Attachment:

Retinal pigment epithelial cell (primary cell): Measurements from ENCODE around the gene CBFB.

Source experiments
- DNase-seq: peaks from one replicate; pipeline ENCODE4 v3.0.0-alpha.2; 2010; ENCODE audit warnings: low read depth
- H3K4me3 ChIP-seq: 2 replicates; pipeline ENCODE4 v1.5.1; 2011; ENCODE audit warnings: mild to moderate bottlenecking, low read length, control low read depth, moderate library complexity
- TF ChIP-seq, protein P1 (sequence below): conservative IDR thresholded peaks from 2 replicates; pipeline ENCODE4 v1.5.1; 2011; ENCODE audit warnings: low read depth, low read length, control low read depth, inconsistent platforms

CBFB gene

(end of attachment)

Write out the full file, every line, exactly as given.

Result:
Retinal pigment epithelial cell (primary cell): Measurements from ENCODE around the gene CBFB.

Source experiments
- DNase-seq: peaks from one replicate; pipeline ENCODE4 v3.0.0-alpha.2; 2010; ENCODE audit warnings: low read depth
- H3K4me3 ChIP-seq: 2 replicates; pipeline ENCODE4 v1.5.1; 2011; ENCODE audit warnings: mild to moderate bottlenecking, low read length, control low read depth, moderate library complexity
- TF ChIP-seq, protein P1 (sequence below): conservative IDR thresholded peaks from 2 replicates; pipeline ENCODE4 v1.5.1; 2011; ENCODE audit warnings: low read depth, low read length, control low read depth, inconsistent platforms

CBFB gene